Servings: 8 to 10
Maple syrup should be rebranded as a cheery symbol for aging; when it’s new and light, the sap has little complexity. It only becomes sweet and luscious, bold and wise, once it has spent time boiling. It has to brown, thicken, and slow to become truly wonderful. Keep a close eye on the crust during the blind bake. The walnuts can push the crust from perfectly golden to unpleasantly dark in the blink of an eye. The cloud of whipped cream should not be sweetened. Not only does whipped cream have an excellent natural dairy flavor that can be muted by too much sugar, the pie itself is sweet enough. This recipe is excerpted from The Joys of Baking.
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I used my own crust so I can't confirm cdwilliams' observation on that, but I agree with the other comments. I avoided the giant ball problem by using a food processor as follows:
- Use a 3-qt saucepan to reduce syrup
- Toward end of reducing process, warm milk and cream in small saucepan
- Whisk butter, warm milk/cream, and salt into reduced syrup.
- Place egg yolks and corn starch in food processor. Process until smooth.
- With motor running, add warm maple-milk mixture to yolks through chute.
- Return to syrup saucepan and continue with recipe. Any coagulated syrup at bottom of pan can be stirred into custard as it cooks.
Delicious - but please read this review before you make this recipe!!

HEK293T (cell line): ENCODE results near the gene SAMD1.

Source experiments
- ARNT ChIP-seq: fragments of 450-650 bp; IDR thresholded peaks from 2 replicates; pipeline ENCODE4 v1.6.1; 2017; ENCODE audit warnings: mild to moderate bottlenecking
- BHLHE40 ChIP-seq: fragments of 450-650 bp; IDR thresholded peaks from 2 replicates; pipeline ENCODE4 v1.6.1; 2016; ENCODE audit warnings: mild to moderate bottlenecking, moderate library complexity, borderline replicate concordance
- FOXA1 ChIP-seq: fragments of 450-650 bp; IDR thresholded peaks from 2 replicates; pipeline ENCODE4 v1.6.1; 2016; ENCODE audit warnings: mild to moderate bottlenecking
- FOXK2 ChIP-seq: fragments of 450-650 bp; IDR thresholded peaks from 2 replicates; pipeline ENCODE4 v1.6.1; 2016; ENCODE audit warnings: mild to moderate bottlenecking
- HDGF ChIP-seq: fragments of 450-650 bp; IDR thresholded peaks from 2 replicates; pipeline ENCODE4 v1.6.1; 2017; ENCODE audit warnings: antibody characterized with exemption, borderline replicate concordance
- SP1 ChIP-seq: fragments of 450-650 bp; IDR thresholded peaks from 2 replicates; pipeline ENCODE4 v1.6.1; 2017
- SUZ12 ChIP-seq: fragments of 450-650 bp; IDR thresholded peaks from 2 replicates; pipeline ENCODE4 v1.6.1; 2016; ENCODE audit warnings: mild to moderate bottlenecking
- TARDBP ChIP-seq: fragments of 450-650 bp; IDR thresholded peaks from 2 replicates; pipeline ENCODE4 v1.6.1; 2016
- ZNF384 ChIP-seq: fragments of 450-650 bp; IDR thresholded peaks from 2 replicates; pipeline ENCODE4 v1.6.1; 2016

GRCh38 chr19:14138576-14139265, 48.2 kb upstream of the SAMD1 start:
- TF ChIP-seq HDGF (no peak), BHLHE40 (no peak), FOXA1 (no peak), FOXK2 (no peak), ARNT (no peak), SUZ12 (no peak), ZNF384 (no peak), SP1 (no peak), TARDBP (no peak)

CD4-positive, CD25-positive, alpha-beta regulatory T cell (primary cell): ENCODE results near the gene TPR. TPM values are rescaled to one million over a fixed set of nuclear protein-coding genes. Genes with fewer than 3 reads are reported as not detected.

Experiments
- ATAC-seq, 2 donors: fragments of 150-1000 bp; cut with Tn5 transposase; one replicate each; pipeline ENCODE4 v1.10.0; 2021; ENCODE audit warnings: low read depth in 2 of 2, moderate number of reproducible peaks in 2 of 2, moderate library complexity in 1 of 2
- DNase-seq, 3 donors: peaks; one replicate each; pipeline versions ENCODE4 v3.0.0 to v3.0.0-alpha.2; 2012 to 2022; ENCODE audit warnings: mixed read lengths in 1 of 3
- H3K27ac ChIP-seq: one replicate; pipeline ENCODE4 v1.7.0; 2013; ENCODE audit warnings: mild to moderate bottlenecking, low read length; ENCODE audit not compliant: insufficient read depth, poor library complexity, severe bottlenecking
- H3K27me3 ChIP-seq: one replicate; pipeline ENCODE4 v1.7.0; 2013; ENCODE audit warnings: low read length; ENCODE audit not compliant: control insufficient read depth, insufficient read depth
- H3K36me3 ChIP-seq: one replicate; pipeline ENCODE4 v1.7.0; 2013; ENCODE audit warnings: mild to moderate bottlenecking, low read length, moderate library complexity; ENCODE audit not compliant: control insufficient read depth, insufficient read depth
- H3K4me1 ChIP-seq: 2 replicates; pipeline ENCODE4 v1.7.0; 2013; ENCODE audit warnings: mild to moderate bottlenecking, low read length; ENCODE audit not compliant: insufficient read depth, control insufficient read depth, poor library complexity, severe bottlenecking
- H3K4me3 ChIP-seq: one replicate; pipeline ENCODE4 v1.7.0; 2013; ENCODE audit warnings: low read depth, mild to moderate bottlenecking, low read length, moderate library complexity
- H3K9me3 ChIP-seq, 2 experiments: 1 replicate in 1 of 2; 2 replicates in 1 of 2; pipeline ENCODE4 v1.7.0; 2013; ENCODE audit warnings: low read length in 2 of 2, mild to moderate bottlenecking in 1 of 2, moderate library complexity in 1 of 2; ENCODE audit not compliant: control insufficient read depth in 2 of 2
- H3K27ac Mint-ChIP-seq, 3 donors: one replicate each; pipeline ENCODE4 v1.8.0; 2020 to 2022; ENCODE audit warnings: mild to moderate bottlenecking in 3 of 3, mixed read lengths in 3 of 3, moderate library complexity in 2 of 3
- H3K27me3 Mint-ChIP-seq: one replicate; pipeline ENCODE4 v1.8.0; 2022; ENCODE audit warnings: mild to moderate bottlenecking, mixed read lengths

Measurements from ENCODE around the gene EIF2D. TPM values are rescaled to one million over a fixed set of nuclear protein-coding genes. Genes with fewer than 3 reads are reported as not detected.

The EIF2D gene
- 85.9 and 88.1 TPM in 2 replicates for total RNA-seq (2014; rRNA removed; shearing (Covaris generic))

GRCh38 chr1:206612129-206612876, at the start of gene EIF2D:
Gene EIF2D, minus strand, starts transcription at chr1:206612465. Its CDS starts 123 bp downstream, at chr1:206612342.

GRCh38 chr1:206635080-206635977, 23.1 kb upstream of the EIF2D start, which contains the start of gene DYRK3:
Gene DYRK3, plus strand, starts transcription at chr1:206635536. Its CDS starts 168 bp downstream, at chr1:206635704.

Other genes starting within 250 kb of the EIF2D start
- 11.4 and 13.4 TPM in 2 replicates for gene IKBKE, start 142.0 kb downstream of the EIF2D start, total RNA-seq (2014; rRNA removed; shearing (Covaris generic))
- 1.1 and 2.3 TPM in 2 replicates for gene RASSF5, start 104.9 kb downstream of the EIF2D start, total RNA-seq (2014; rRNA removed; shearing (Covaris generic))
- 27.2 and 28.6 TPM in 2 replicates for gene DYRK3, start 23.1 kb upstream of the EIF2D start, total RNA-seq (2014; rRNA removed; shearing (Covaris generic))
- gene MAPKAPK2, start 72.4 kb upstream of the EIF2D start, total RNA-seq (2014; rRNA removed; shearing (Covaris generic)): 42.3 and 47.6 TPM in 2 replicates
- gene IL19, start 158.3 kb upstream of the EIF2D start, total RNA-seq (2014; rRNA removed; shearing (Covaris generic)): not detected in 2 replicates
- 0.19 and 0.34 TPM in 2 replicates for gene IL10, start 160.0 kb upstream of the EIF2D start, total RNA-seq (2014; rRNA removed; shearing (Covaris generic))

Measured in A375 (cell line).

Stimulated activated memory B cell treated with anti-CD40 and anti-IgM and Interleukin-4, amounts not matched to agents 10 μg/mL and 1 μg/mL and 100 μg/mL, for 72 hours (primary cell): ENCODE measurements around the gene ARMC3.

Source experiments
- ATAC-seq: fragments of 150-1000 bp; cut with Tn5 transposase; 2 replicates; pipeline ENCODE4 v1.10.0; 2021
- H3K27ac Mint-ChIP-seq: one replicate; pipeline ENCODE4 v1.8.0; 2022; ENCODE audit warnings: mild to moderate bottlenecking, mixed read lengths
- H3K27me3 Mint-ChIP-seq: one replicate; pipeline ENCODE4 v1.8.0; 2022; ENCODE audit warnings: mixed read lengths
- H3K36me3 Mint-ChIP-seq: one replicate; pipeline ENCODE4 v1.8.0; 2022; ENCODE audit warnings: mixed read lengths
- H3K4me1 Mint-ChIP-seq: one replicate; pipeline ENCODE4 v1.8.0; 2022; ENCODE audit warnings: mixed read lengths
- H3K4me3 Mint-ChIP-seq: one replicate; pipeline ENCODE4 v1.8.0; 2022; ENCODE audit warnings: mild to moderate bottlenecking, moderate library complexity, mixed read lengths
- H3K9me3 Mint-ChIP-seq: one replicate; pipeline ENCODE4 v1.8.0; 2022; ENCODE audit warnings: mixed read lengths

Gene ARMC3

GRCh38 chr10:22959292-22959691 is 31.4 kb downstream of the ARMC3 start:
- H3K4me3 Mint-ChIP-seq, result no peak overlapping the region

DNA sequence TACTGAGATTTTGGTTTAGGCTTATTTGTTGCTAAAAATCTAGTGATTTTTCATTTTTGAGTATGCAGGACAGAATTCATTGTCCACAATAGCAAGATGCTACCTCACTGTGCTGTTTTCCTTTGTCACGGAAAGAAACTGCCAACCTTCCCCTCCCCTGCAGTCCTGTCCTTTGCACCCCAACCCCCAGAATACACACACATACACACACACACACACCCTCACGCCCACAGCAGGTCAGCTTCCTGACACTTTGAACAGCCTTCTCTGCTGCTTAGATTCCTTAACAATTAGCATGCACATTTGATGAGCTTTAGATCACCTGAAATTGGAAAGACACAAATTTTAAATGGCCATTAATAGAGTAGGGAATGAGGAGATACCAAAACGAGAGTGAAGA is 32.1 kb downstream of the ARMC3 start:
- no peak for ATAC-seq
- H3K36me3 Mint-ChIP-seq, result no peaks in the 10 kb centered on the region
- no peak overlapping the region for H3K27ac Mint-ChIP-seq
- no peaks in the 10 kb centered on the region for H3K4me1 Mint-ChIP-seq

Several issues as written:
- The piecrust took 35 min in a preheated oven to brown. Usually it takes 15 minutes to blind bake a crust at 425; make sure to plan extra time to blind bake this crust at 350. FYI, the oven is true to temp and tested regularly.
- Given the amount of syrup, the maple flavor is not as intense as you might expect. I recommend using a darker grade of syrup for max flavor
- Do NOT reduce the maple syrup in a small pan, it will boil over. Reduce it in a much larger pan (2-3Qt) than you think you need. You can thank me later on this one.
- It will take at least 20 minutes to reduce the maple syrup, even if you are not trying to prevent it from boiling over onto your stove.
- When you put the syrup in the cream mixture it will not "seize", it will turn into a giant ball of semi-solid hard candy which you will slowly dissolve into the creamy base. Do not even THINK about using a whisk, the semi-hard maple will form a large hard ball inside the whisk and be much more difficult to dissolve. This step will also take much longer than written, plan for 20 minutes.
- This is minor in comparison to the other issues, but I think the whipped cream would benefit from a bit of sugar, maybe 2Tbs.
All in all a great recipe that I will make again. That said, I depend on Fine Cooking to fully test the recipes they publish. That was clearly not done in this case.
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